Ques. Let F be real valued function with domain [0,1]. if there is some K > 0 such that
f(x)  f(y) <= K xy for all x and y in [0,1], which of the following will be true ?
A) f is discontinuous at each point of (0,1)
B) f is not continuous on (0,1)but it is discontinuous at only countably many points of (0,1)
C) f is continuous on (0,1)but it is differentiable at only countably many points of (0,1)
D) f is continuous on (0,1)but may not be differentiable on (0,1)
E) f is differentiable on (0,1)
Please explain your answer. Thanks
GR 9367 Question 25
Re: GR 9367 Question 25
Well, pick any point x. Now pick a sequence y_n approaching x. Then:
f(x)  f(y_n) <= K x  y_n
The right side obviously approaches 0, so the left side must too.
Actually it's slightly more complicated than that; you have to see that we must also have
f(y_n)  f(x) <= ...
as well, but you get the idea. This is pretty much exactly the definition of continuity.
On the other hand, there's just not any reason to expect the function to be differentiable. I'm not going to think of a counterexample right now, but you can see that the relation:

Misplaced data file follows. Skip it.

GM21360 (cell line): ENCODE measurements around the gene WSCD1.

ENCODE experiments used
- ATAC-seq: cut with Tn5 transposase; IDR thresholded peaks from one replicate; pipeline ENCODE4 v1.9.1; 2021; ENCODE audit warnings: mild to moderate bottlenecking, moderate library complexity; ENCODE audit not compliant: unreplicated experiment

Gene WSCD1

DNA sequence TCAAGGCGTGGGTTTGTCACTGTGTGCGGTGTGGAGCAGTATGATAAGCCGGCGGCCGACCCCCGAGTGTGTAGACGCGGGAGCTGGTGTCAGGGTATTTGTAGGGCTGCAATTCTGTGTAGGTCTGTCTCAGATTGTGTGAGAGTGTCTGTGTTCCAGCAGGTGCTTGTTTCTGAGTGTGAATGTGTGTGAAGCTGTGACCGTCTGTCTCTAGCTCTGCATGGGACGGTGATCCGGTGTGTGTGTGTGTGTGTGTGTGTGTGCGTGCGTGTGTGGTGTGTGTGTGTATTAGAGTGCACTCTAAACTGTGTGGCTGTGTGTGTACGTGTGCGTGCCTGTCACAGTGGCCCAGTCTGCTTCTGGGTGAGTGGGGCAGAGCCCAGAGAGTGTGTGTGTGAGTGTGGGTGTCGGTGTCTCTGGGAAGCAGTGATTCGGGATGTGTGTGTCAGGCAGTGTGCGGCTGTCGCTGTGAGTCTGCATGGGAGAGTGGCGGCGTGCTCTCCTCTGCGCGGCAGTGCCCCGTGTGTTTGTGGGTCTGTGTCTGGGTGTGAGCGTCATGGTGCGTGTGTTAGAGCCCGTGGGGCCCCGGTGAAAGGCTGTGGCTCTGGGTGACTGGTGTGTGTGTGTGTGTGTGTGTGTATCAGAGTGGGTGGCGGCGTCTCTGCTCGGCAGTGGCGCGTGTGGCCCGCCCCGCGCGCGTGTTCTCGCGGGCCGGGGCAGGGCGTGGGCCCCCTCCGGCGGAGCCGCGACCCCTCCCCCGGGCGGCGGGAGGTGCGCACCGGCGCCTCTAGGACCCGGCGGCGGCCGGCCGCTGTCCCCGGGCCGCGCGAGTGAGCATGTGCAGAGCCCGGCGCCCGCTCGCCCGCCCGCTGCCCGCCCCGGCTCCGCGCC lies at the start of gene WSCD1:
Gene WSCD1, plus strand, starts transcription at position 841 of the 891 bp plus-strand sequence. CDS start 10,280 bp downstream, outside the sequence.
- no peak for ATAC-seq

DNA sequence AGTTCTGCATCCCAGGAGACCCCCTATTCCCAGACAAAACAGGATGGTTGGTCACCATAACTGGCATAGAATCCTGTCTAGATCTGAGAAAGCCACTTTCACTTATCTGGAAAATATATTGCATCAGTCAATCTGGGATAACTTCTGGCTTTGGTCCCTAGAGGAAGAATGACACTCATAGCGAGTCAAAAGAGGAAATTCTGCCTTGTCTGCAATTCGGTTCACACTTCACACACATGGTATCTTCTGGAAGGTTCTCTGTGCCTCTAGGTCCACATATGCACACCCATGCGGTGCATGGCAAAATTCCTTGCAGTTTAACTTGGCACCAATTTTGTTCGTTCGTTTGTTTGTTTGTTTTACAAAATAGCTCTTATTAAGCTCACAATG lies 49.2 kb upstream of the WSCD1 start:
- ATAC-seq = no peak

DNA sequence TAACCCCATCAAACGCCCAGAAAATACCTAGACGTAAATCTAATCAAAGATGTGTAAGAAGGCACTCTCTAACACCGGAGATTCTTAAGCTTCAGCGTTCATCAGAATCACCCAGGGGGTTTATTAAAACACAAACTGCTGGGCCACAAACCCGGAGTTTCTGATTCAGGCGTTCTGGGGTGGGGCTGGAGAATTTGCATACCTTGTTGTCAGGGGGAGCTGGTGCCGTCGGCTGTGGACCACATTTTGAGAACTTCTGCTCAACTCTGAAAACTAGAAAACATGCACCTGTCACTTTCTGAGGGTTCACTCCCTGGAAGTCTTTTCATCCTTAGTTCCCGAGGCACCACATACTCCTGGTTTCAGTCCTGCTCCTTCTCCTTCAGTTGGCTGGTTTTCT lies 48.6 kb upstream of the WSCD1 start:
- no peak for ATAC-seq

f(x)  f(y_n)
 <= K
 x  y_n 
doesn't prevent the left side from oscillating all over the place, as long as it stays less than K.
So it's D.
f(x)  f(y_n) <= K x  y_n
The right side obviously approaches 0, so the left side must too.
Actually it's slightly more complicated than that; you have to see that we must also have
f(y_n)  f(x) <= ...
as well, but you get the idea. This is pretty much exactly the definition of continuity.
On the other hand, there's just not any reason to expect the function to be differentiable. I'm not going to think of a counterexample right now, but you can see that the relation:
f(x)  f(y_n)
 <= K
 x  y_n 
doesn't prevent the left side from oscillating all over the place, as long as it stays less than K.
So it's D.
Re: GR 9367 Question 25
by the way, this condition on F is called Lipschitz continuity if you're interested in finding out more.

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Re: GR 9367 Question 25
let me correct you man, this is not exactly Lipschitz condition. Lipschitz continuity bounds the distance between f(x) and f(y), that is, f(x)f(y). in this very example, function is not bounded from below  only from above, thus, the equivalence fails.
Re: GR 9367 Question 25
I misread it before, but I think what's written is still equivalent to Lipschitz condition.
f(x)  f(y) <= Kxy and f(y)  f(x) <= Kyx implies that f(x)  f(y) <= Kxy.
f(x)  f(y) <= Kxy and f(y)  f(x) <= Kyx implies that f(x)  f(y) <= Kxy.
Re: GR 9367 Question 25
I guess the counterexample is x1/2. It's continious, but not differentiable in 1/2